Furthermore, more than 60 per cent of men in the country think that women have too many rights. In some Pashtun areas, tribal codes exist with or without the Taliban. These and other medieval laws threaten to be practised more often if the Taliban come to power or even enter a power-sharing deal with the elected government in Kabul. If the horrors of the Taliban rule between 1996-2001 are repeated, more severe tribal codes imposing restrictions on women such as mandatory veiled clothing, prohibition to go out without a male escort, laughing too loudly, charges of adultery and stoning to death could return.

Amidst these possibly perilous circumstances, it is only fitting that four Afghan women are part of the Afghan government-appointed team negotiating peace talks with the Taliban – even though the men in the team far outnumber the women. The presence of women at the same table may have been a bitter pill to swallow for the deeply patriarchal Taliban but it has inserted into them a sense of the government’s resolve, particularly in not letting the gains made in the last 20 years be in vain. No wonder, then, that despite their uncompromising attitude to the Doha Peace Process, the Taliban has hinted at a modicum of accommodation vis-à-vis women’s rights, claiming that their political views have matured and their views on women have evolved.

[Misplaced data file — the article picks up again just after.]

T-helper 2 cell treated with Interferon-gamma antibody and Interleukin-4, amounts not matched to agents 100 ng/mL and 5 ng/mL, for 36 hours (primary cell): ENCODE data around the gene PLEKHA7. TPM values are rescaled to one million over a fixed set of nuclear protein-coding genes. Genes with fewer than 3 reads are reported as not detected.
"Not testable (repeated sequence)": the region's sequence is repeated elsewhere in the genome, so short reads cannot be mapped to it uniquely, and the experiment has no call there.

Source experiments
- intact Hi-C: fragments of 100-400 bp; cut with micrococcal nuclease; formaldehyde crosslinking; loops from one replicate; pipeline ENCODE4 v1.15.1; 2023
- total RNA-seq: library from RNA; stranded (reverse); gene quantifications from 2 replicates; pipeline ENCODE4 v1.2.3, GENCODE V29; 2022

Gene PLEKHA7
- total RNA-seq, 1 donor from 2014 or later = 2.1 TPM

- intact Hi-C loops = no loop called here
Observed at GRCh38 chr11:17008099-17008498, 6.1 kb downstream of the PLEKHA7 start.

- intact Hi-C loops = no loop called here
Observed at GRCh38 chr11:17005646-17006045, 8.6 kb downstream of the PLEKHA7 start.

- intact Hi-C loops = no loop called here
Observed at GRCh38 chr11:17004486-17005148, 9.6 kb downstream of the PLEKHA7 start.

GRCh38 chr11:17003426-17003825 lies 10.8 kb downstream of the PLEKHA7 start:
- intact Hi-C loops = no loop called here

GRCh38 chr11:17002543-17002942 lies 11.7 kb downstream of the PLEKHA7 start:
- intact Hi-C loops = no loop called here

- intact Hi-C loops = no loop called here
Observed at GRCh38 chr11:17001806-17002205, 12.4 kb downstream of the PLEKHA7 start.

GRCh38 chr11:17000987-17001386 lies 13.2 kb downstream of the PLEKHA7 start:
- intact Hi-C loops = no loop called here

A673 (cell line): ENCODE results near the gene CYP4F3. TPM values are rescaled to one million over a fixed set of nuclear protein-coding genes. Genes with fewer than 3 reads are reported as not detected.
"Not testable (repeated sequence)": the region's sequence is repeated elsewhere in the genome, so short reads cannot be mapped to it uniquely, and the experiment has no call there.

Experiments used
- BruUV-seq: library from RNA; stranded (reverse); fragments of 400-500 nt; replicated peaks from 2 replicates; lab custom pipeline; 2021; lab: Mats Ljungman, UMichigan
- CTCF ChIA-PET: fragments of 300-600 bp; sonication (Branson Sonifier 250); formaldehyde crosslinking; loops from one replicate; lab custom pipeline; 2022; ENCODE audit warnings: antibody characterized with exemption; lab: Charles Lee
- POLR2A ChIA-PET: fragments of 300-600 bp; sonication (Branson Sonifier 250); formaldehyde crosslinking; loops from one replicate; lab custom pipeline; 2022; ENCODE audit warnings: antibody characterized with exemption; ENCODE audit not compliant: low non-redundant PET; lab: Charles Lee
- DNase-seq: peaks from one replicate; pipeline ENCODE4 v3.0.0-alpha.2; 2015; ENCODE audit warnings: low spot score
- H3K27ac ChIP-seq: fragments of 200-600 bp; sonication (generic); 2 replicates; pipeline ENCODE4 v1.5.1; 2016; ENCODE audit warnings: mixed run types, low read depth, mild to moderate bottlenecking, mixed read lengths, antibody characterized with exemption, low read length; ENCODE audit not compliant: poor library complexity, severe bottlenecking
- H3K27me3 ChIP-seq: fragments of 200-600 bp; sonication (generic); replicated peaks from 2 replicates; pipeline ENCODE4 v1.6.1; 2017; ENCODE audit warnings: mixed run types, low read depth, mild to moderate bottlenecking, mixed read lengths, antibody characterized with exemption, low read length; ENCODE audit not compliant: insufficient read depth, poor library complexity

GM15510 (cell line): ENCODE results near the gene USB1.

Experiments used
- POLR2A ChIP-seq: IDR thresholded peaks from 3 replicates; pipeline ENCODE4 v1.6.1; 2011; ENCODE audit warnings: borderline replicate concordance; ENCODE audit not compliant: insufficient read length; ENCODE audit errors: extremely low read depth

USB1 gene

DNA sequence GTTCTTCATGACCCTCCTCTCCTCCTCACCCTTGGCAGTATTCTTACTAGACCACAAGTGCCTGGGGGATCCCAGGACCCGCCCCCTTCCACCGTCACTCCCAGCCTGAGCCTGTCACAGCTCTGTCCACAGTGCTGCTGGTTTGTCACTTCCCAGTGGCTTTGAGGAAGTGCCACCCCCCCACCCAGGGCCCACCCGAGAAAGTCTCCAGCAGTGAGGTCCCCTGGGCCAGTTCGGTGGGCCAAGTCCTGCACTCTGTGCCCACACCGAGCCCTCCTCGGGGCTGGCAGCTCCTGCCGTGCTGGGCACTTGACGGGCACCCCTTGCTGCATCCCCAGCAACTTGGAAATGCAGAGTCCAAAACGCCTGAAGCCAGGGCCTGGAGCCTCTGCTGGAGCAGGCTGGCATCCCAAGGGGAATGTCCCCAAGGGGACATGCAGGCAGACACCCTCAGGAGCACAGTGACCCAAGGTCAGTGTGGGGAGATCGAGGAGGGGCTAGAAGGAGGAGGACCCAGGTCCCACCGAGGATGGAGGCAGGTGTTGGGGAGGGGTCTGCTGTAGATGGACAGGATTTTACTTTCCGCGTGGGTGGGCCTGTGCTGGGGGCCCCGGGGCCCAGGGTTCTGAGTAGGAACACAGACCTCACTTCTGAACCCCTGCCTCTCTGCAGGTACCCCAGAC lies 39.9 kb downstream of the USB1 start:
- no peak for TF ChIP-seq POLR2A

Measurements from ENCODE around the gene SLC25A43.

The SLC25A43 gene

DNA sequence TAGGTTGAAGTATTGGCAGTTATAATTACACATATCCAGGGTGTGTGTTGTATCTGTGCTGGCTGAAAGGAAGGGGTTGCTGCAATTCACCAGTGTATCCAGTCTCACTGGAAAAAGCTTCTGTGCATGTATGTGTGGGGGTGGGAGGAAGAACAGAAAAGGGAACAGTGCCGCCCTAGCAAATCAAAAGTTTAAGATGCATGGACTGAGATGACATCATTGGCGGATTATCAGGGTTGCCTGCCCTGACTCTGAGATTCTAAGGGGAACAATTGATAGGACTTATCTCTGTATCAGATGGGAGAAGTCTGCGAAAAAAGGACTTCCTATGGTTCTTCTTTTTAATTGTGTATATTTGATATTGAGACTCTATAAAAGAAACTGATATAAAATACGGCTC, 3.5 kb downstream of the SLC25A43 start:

However, it would be foolhardy to take such promises at face value — the Taliban has reneged on promises in treaties before the US withdrawal has been completed. The Taliban has increased both the intensity and frequency of attacks, as it waits on the outskirts of many strategic urban districts. In the last month or so alone, several key districts have fallen to the Taliban including Burka in northern Baghlan, Jalriz district in eastern Wardak province and Dawlat Shah district in Laghman province. Besides, coordinated attacks in several districts in the northern and eastern parts of the country by the Taliban are on the rise to choke important highways connecting to Kabul.